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Make your home a safe haven for family

Home is the one place that we feel protected. But are we?

According to the National Safety Council more than 7 million Americans suffered disabling injuries and another 26,700 died as the result of injuries suffered at home in 1995. Here is a checklist of safety items that the National Safety Council and Lowe's Home Safety Council compiled. Does your home have:1. Smoke detectors. Most home fire deaths happen between 10 p.m. and 6 a.m. Many deaths are caused by smoke and toxic gases, not the fire itself. Install smoke detectors on every level of your home. For extra protection, consider installing a smoke detector in every bedroom. Be sure to test batteries and never remove the batteries from a smoke detector except to replace them.

2. Carbon monoxide detector. Because CO is odorless, colorless and tasteless, it often goes undetected. Carbon monoxide is a normal byproduct of combustion. There-fore, any fuel-burning appliance in a home is a potential CO source. Every home should have at least one CO detector placed in an area near sleeping rooms. It should have the Underwriters Laboratories (UL2034) label.

3. Fire extinguishers. A multipurpose dry chemical Class ABC fire extinguisher is the best choice for general home use. All occupants of the home must know when and how to use the extinguisher properly.

4. Emergency evacuation plan. Make your plan now. Have at least two exits from every room and include all occupants of the home in practicing the plan.

5. Flashlights. Make sure the batteries are functional or use flashlights with built-in, rechargeable batteries. Keep the flashlights readily accessible.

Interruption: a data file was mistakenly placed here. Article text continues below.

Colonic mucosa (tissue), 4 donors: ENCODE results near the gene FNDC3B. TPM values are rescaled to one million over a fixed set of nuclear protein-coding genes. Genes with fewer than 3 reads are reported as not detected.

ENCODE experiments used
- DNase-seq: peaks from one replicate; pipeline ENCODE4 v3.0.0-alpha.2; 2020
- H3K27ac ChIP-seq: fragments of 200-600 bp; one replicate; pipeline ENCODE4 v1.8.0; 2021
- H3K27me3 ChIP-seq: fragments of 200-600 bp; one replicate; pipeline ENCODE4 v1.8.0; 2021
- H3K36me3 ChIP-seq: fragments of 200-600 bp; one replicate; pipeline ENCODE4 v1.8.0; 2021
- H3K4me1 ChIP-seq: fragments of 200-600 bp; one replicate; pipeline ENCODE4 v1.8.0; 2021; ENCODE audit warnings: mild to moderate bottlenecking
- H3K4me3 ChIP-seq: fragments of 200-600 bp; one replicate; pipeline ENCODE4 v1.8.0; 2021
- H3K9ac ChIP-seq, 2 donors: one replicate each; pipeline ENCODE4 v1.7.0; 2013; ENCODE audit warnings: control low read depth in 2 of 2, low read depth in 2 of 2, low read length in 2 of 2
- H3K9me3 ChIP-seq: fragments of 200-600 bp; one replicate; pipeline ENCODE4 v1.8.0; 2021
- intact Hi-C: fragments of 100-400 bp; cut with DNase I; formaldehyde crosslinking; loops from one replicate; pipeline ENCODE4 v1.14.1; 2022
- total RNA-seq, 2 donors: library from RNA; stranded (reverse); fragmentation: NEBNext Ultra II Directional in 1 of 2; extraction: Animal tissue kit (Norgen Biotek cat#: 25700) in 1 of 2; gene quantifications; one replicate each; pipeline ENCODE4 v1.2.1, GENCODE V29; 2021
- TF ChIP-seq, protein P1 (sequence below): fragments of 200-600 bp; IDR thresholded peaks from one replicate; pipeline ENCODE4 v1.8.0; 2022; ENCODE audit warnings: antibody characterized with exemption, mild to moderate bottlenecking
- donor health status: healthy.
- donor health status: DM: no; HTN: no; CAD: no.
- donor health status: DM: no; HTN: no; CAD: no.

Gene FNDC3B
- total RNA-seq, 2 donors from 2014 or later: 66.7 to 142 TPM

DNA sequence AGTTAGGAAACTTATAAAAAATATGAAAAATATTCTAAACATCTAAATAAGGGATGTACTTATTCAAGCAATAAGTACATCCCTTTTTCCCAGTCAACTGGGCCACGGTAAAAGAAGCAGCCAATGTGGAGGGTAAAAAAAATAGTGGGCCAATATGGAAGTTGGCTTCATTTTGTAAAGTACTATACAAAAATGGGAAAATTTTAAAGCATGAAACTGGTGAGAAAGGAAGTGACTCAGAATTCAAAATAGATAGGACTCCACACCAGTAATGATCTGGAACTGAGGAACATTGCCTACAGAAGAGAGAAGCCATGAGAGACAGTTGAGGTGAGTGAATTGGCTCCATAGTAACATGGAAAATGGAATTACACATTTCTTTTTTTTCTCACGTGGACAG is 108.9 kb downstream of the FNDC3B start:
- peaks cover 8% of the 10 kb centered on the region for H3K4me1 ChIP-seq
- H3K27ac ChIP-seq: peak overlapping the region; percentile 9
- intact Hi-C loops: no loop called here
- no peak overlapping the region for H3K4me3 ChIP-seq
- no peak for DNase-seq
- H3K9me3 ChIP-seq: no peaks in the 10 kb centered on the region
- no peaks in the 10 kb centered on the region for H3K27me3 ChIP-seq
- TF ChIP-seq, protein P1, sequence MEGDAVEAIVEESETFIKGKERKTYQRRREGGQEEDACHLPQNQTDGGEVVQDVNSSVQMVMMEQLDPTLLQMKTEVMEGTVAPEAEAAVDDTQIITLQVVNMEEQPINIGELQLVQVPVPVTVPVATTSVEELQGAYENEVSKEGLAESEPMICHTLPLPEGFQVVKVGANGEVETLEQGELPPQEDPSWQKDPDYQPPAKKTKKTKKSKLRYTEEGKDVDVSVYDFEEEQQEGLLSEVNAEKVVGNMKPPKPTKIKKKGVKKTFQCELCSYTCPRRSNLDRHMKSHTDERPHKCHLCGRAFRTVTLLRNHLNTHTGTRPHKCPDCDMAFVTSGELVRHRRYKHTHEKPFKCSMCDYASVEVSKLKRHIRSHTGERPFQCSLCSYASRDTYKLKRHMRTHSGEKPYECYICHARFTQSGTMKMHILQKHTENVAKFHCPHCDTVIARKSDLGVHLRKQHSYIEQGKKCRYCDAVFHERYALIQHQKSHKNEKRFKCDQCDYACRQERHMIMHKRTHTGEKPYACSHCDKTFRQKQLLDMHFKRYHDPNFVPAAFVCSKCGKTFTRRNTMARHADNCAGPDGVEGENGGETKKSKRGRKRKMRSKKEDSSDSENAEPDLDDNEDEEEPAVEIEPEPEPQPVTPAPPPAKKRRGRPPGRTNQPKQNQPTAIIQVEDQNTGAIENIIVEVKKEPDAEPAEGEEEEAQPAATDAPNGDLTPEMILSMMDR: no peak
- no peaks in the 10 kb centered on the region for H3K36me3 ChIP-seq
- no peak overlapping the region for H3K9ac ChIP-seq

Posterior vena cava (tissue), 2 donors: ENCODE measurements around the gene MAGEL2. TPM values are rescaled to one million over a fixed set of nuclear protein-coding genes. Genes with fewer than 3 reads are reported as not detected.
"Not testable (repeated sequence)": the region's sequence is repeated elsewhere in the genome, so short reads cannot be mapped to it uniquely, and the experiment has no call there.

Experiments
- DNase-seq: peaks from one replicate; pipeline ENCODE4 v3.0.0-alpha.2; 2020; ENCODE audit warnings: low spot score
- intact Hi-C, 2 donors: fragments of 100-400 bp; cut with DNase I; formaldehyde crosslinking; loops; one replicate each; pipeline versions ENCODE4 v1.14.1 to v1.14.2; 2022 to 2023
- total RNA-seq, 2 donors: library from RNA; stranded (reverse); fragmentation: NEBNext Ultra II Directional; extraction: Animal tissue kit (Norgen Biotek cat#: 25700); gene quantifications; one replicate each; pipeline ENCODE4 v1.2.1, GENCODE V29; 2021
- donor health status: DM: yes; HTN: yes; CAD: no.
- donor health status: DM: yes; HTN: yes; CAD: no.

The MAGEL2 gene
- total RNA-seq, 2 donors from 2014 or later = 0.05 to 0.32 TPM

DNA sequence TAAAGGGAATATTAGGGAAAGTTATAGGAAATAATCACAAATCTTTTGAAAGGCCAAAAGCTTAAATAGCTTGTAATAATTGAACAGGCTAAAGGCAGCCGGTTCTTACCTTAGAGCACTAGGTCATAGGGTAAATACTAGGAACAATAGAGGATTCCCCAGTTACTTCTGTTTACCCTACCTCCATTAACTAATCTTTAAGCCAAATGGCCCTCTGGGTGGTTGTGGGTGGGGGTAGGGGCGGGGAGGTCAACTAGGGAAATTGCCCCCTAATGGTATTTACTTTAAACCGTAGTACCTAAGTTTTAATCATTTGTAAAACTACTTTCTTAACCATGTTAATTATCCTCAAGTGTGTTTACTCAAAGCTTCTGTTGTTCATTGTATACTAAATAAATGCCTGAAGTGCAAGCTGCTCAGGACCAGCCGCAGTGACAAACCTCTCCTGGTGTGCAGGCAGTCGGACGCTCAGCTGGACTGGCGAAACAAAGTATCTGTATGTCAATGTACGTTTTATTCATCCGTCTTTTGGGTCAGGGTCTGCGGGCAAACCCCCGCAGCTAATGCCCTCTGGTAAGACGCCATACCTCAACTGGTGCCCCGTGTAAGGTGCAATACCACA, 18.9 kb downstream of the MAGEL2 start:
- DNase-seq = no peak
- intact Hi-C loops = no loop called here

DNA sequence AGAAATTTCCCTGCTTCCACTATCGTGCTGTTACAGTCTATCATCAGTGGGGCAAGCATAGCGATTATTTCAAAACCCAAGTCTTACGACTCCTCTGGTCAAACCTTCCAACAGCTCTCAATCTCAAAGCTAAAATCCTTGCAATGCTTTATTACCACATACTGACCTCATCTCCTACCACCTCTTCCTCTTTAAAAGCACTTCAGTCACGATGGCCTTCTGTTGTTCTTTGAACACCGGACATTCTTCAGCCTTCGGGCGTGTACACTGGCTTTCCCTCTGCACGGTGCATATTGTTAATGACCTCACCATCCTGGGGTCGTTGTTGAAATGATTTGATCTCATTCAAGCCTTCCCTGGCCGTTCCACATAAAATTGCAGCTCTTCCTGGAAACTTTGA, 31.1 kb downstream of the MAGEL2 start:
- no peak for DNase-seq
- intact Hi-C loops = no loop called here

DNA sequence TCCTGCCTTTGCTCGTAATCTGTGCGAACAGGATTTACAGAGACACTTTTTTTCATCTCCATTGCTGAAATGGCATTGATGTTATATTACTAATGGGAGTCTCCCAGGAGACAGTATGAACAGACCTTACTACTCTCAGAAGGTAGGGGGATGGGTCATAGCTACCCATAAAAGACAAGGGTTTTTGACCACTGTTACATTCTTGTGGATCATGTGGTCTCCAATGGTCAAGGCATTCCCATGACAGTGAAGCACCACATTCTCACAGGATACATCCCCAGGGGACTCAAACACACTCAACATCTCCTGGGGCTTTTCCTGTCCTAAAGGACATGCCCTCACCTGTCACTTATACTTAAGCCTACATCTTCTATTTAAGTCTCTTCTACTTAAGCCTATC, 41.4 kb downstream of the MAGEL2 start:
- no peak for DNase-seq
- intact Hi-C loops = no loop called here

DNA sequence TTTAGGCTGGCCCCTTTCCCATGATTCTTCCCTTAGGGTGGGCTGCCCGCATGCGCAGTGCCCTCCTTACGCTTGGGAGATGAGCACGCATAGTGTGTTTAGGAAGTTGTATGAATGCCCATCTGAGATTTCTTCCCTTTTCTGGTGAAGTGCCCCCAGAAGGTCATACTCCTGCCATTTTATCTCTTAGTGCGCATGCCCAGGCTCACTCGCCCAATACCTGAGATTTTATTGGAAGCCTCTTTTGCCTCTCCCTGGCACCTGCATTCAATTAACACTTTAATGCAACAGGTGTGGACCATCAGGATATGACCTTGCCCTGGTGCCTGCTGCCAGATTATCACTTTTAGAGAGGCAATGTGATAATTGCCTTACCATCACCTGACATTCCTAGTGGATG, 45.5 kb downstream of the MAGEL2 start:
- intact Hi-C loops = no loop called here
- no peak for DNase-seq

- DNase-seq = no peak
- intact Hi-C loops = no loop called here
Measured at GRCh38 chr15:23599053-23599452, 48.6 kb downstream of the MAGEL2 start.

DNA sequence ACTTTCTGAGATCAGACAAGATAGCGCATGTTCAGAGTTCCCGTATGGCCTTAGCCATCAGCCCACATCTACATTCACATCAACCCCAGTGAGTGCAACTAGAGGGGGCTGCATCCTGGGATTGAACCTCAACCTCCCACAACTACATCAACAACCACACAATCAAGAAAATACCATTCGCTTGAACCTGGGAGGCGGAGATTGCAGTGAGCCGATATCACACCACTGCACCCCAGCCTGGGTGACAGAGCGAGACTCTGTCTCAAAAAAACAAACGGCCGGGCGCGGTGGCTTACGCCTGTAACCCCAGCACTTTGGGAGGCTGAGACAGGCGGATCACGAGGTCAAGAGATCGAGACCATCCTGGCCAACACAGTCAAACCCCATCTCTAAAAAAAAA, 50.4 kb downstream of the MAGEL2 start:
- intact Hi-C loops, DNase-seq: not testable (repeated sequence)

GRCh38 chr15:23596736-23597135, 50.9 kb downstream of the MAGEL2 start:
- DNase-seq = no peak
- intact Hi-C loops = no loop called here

6. First aid kit. Keep a well-stocked first aid kit. Make sure everyone knows where to find it and how to use the items in it.

7. First aid book. Obtain the National Safety Council First Aid Handbook from a local bookstore. This book provides information needed to help an injured or suddenly ill person.

8. List of emergency phone numbers. Post the 911 or other local emergency number, doctors and poison control center numbers at every telephone in the home. In the event of an emergency, time is of the essence and even a very young child can phone for help if the number is available.

9. Tagged shutoffs. Place tags on your home shutoff valves for gas, water and the main shutoff for your electrical supply.

10. Survival kit. Every home is vulnerable to acts of nature. To prepare for an unexpected disaster such as a power outage, severe wind storm, or earthquake, keep a survival kit available. Your kit should include such items as a battery-operated radio and flashlight, clothing and bedding, containers of water, non-perishable food and a first aid kit.